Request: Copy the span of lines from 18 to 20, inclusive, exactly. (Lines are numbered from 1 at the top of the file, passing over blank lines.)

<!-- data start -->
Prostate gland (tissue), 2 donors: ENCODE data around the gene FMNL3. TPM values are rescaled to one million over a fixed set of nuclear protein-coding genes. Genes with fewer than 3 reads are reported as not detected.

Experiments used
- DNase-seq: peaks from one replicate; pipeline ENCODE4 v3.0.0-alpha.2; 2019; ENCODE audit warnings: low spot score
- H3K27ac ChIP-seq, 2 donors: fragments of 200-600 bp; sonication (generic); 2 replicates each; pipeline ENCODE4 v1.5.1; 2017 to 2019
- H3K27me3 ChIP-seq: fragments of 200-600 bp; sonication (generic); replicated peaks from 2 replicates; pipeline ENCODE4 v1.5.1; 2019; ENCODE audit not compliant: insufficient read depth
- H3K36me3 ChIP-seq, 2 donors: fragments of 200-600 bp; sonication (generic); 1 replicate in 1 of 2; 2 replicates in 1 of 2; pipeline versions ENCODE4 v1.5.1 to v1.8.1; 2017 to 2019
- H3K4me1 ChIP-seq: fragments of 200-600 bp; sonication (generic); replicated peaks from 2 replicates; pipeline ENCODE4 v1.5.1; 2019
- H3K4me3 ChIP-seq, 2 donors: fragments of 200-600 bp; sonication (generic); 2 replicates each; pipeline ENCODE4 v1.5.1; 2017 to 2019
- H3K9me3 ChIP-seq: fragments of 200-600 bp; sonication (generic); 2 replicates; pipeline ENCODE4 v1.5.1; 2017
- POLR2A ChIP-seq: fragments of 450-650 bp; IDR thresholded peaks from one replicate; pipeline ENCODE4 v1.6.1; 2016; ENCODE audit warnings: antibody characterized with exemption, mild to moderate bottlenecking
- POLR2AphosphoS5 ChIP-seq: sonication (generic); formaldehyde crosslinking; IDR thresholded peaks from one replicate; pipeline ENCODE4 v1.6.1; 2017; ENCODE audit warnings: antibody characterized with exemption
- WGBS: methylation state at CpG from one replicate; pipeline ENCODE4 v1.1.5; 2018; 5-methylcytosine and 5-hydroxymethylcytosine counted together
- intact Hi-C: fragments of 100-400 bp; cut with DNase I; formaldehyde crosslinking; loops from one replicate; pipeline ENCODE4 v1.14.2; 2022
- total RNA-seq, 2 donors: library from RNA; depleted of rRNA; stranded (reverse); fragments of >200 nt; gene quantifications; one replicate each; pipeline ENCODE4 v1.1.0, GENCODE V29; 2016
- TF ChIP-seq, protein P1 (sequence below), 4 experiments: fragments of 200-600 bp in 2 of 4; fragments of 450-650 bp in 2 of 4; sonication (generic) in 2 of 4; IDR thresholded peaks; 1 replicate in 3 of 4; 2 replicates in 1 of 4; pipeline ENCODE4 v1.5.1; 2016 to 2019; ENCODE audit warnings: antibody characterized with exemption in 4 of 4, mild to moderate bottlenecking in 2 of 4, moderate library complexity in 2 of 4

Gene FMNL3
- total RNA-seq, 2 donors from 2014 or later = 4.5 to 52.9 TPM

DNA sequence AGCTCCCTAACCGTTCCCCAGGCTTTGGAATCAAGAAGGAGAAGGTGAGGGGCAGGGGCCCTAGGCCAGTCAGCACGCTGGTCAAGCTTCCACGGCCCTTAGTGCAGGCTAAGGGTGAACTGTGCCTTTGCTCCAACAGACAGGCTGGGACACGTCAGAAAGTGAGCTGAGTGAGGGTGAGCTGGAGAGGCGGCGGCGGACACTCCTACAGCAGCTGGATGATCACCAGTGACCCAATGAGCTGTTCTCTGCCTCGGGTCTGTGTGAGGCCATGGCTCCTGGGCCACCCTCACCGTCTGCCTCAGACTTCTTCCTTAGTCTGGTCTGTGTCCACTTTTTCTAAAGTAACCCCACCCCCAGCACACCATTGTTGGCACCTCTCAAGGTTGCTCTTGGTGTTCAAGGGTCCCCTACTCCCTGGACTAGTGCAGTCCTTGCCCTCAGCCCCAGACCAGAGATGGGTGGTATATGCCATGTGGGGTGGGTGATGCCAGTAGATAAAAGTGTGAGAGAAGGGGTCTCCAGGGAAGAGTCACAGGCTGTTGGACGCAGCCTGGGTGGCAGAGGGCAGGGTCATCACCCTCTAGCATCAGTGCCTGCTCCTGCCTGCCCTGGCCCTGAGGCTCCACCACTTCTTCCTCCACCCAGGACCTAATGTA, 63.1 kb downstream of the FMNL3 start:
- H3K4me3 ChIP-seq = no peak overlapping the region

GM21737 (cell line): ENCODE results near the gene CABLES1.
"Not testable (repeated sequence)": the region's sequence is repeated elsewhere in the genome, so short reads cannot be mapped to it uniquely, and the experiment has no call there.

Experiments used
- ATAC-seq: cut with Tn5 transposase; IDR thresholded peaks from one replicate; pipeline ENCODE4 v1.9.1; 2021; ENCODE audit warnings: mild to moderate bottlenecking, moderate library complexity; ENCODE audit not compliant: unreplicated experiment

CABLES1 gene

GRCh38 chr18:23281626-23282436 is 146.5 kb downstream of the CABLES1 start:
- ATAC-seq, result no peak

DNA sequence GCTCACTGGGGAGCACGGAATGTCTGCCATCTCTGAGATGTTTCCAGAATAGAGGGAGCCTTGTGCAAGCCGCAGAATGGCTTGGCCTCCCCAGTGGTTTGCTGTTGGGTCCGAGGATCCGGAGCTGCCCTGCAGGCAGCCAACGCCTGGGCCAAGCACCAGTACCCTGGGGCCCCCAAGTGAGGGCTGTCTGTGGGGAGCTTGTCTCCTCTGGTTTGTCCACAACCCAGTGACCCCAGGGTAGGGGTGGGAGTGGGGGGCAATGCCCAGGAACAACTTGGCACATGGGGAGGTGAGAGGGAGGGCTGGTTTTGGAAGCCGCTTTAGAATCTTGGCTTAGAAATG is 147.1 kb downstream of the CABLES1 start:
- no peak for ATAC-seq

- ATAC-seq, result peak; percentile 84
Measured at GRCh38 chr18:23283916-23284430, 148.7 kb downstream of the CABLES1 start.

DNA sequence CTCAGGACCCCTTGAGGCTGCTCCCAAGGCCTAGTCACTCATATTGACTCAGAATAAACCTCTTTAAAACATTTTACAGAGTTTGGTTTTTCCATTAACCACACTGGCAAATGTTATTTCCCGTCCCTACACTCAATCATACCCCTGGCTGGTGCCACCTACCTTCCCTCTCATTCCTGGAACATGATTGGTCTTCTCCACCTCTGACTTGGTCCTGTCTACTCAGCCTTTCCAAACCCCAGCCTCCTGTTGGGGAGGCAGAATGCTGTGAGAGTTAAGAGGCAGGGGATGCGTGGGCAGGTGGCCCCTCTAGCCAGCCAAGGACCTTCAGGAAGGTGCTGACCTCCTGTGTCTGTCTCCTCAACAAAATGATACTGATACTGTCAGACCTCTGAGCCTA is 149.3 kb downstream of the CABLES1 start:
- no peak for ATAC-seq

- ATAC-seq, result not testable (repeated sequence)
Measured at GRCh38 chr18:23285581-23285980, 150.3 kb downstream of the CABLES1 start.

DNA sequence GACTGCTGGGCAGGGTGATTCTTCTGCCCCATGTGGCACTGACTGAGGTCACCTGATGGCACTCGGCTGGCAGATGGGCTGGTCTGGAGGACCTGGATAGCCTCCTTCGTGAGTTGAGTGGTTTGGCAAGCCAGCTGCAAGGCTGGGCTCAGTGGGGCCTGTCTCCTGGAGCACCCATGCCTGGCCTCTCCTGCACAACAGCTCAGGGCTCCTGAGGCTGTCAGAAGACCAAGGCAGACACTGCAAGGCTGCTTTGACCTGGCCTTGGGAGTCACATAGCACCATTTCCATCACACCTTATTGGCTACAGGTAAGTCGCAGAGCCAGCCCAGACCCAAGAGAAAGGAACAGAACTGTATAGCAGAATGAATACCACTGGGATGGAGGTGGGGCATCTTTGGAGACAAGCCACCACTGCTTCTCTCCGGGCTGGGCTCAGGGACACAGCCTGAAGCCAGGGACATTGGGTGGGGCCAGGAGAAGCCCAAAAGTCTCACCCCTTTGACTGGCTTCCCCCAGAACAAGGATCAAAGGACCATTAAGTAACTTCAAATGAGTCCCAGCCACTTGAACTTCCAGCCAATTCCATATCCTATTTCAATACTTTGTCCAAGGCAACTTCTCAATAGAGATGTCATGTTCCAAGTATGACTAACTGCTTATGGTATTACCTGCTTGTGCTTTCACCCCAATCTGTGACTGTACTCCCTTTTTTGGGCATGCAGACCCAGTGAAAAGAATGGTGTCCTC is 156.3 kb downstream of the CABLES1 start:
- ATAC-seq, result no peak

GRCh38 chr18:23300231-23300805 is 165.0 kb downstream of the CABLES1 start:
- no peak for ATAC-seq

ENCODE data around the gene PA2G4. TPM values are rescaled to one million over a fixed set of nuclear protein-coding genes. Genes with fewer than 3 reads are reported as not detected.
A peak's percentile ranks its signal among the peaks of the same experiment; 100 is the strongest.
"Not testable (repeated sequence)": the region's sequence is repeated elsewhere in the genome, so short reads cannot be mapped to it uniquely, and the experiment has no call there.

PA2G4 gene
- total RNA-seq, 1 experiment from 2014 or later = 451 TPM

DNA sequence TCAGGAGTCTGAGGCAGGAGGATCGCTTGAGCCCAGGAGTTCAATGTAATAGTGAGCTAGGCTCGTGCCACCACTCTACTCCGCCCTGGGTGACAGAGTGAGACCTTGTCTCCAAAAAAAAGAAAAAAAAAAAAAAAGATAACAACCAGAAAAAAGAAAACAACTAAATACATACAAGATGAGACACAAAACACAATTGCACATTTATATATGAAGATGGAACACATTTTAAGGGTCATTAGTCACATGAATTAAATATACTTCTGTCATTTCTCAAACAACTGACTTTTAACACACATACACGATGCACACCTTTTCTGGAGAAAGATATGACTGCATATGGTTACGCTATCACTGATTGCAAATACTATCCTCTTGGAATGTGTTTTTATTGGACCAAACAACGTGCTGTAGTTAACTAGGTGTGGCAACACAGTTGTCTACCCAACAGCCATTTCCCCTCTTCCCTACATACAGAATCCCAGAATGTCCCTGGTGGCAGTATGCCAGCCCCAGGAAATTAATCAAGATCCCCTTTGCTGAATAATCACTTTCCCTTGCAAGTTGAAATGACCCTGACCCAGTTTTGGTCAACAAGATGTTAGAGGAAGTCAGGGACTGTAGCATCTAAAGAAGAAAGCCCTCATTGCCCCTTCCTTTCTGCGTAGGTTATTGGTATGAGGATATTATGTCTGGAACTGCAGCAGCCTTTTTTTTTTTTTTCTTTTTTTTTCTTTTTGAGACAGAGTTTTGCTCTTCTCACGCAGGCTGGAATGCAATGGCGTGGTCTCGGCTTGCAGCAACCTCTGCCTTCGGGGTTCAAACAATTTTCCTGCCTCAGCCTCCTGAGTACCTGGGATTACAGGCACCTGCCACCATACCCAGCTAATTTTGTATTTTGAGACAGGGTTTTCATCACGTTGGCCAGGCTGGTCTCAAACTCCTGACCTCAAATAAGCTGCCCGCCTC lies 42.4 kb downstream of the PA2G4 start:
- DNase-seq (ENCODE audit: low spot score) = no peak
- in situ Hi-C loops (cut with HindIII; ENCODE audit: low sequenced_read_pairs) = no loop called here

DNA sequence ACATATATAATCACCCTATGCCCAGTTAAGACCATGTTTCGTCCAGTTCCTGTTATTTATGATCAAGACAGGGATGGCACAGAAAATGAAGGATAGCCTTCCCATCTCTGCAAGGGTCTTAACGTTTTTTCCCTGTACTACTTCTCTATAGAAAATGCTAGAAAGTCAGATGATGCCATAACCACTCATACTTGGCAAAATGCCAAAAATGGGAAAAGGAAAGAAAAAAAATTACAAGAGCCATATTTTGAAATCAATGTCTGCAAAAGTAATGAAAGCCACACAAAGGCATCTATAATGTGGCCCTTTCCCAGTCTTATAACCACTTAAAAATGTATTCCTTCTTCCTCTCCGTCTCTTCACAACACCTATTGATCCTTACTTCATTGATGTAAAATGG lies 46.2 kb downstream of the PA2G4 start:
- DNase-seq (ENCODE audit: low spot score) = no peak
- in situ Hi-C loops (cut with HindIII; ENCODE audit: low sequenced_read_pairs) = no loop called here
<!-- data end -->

DNA sequence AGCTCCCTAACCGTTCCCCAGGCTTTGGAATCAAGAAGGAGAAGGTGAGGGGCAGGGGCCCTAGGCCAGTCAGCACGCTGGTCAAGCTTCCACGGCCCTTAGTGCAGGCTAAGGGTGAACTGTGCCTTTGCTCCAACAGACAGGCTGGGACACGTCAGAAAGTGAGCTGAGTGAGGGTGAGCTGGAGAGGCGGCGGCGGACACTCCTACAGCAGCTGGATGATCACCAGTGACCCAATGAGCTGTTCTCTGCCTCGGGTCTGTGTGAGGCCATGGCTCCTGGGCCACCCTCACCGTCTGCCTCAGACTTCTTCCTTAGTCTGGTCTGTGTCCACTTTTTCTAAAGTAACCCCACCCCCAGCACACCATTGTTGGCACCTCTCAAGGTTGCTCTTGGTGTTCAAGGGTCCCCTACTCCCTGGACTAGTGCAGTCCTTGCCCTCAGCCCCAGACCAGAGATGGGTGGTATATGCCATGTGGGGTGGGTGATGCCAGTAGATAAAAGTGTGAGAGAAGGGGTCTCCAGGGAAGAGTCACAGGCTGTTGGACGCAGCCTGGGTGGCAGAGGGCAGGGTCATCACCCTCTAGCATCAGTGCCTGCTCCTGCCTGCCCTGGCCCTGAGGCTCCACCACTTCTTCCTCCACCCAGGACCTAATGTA, 63.1 kb downstream of the FMNL3 start:
- H3K4me3 ChIP-seq = no peak overlapping the region

GM21737 (cell line): ENCODE results near the gene CABLES1.